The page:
1979: New To The Kingdom

The newlyweds flew in from Hong Kong that early monsoon morning from Kowloon, Hong Kong.

We’d met a fellow traveller at KaiTak airport who told us of the wonderful land of Thailand, a place full of green tropical jungle, rice paddy, Pagodas by the score and the river city of Bangkok.

The greeness filled our eyes as the plane circled over the Cobra Swamp before descending towards Don Muang airport.

The rich aroma of Asia filled the big DC10 as we dropped below 15,000′.

Customs was routine, the kind agent inquired if I was US Military, I told him I was USArmy Special Forces retired, he grinned and quickly mentioned that he had also been in the Thai Army and had killed several Communists. We shook hands and he bid is well on our way.

The commotion outside the airport was chaotic to say the least, the taxi driver encirlced us quickly as we walked thou the doors and out into the 90% humidity and the ever constant 90F temperature.

Some of the drivers decided to “help” us with our luggage and push my wheelchair towards their fleet of againg Toyota Corollas! We finally made a deal as to what we considered a “fair” price to haul us the short drive to Bangkok.

The road was two lanes, crowded to 4 or 5 lanes of traffic, depending on what vehicle filled the way.

Horns honking, motorcycles by the thousands, large overloaded trucks, huge buses, all filled to the brim, samlors, tuk tuks, bicycles, and those that pushed wheeled carts,etc filled the “superhighway” from the airport all the way to town.

The heavy monsoon, it was after all June, also filled part or all of the road, hear and there, sometimes you’d see folks with throw nets fishing the side klongs, but most were trying to navigate the flooded streets without bogging down. Those few drowned out vehicles just became another hazard to go around, honking honking honking was necessary, otherwise someone behind might forget where they well.

Our crowed, non air conditioned taxi finally got us to our destination in the capital: The Hotel Myjestic! Our driver had mentioned that it was “almost” 4 star, at least “Number 1” and he could get us a great “deal” there!

We made our way into the aging hotel,its best days far behind it. The desk clerk cheerfully logged us in, told us about the “Number 1” pool they had,etc,etc,etc.

The bell man carried our one suitcase and pushed me in my wheelchair at the same time, squeezing in the intricate, almost french Victorian elevator.

He made it squeak and holler like a rat with it’s tail caught in a trap. We started and stopped, jerking all the way up to our “suite” on the 4th floor.

Showing up inside our room, Raymond Chandler must have stayed at this place! It’s interior designed decades earlier, the hot Asian sun had turned nearly white, the once elaborate red curtains. The bed, complete with “lumps” didn’t leave us with much hope for a good nights sleep, but we were more tired from the taxi drive from the airport, than we’d been from the flight from Kowloon.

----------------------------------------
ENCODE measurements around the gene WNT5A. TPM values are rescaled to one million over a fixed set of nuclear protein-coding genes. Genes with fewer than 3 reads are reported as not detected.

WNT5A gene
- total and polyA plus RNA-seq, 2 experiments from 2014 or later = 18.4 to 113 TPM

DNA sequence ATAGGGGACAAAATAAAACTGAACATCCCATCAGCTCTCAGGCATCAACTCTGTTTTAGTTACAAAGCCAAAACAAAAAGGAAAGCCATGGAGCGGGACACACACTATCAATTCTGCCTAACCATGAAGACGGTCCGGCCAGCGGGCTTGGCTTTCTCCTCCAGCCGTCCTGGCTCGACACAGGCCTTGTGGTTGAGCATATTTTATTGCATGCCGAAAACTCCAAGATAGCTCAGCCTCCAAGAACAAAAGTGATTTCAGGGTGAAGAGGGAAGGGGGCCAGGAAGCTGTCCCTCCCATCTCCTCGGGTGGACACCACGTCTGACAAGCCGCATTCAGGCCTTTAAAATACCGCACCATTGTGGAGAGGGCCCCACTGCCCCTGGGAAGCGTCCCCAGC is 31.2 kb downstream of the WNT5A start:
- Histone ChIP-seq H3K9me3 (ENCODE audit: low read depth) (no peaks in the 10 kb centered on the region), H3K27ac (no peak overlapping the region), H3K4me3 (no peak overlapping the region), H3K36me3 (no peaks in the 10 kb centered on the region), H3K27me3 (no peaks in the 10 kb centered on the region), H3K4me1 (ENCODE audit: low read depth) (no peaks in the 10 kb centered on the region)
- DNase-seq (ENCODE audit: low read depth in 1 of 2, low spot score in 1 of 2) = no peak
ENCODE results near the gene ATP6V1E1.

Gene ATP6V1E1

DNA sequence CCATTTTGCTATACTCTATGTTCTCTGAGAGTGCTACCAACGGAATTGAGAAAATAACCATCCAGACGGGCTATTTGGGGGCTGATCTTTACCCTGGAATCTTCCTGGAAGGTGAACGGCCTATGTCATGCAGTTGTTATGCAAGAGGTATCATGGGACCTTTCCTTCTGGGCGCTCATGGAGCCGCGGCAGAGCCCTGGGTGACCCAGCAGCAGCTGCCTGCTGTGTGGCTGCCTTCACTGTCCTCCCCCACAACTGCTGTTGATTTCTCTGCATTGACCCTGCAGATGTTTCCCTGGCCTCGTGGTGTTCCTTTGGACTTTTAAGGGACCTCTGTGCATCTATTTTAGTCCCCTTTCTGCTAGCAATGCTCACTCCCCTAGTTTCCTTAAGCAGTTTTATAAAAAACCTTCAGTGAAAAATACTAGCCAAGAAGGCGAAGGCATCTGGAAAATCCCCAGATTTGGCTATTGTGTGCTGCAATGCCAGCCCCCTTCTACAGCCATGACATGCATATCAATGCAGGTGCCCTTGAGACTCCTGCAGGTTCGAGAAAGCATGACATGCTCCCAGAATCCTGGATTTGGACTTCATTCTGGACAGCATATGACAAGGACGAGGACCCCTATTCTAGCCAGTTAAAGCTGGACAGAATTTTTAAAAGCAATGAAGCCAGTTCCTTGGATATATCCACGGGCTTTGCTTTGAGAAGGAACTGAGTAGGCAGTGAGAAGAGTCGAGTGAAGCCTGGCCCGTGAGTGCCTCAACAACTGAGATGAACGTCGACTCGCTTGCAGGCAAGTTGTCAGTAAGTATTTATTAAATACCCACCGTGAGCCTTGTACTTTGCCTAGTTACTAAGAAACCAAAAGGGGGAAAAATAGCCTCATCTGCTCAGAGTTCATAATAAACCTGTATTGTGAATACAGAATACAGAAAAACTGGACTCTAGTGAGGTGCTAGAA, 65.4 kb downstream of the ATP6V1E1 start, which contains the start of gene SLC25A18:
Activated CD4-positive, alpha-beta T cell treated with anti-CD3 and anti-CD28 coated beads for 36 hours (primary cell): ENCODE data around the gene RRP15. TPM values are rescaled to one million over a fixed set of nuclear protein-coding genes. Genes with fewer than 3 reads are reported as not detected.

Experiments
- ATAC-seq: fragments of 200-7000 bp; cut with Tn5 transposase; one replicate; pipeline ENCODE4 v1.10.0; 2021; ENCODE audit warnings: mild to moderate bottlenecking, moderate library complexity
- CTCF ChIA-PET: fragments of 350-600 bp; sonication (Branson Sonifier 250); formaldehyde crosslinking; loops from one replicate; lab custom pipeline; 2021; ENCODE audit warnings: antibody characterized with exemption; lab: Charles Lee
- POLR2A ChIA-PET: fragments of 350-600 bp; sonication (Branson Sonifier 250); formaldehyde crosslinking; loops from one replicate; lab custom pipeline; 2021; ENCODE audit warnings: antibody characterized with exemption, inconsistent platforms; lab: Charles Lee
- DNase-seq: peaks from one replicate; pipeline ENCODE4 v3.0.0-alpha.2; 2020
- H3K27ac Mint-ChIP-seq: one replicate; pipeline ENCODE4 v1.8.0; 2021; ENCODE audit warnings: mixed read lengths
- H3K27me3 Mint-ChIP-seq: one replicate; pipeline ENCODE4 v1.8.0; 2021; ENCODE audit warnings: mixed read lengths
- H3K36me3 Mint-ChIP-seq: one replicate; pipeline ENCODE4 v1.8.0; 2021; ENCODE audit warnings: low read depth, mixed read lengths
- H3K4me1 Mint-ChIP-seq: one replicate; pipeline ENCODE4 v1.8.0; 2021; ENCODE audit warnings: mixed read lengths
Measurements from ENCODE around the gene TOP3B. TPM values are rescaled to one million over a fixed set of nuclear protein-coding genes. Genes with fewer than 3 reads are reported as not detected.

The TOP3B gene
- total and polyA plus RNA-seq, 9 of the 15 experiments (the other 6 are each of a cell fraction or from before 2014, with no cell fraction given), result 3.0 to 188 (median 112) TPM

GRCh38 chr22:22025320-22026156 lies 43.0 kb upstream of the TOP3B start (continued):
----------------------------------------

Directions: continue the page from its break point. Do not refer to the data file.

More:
We gave the driver a buck, and he’d said he’d be on call anytime we needed assistance, just to call the desk.

Looking out, past the moldy curtains, I could see far down below, the green infestation the desk clerk had called a “Number 1” pool. The moss was growing thickly around its edges and the thought of a refreshing dip were soon drowned by Pattys yelp as she noticed the rather large lizard in the bath tub.

I managed to corner the pesky foot long creature with one of my crutches, only to have it slip thru a small crack behind the toilet. With our safety now guaranteed, we left the room and made the elevator screech for several minutes, landing us in the lobby once again…

Enquiring at the desk where the TOT[Tourist Authority Of Thailand]was, the jovial bell captain informed us that it was “just a little ways down the street”…to be continued…

4 responses to “1979: New To The Kingdom

  1. Please keep this story going! I also first arrived in Bangkok in 1979, but stayed over at the Malaysia Hotel off Rama 4, when it was the backpackers favorite spot (before the rise of Khao San Road). The Malaysia was an American GI hotel during the war.

  2. actually, I think we stayed at the Malaysia! but after 25yrs, I couldn’t remember the name of the place, but will never forget the “atmosphere” there in the late 70’s…

  3. Thanks for the story. Always nice to compare how things differ twenty or so years later.

  4. Yes, I think it was probably the Malaysia Hotel on Soi Ngam Duphli, off Rama 4, and just opposite the Thai boxing place. Small pool, large coffee shop, small elevator, famous bulletin board with all sorts of notices. Everybody stayed there back in those days. Cost $10 per night. And yes, faded red curtains.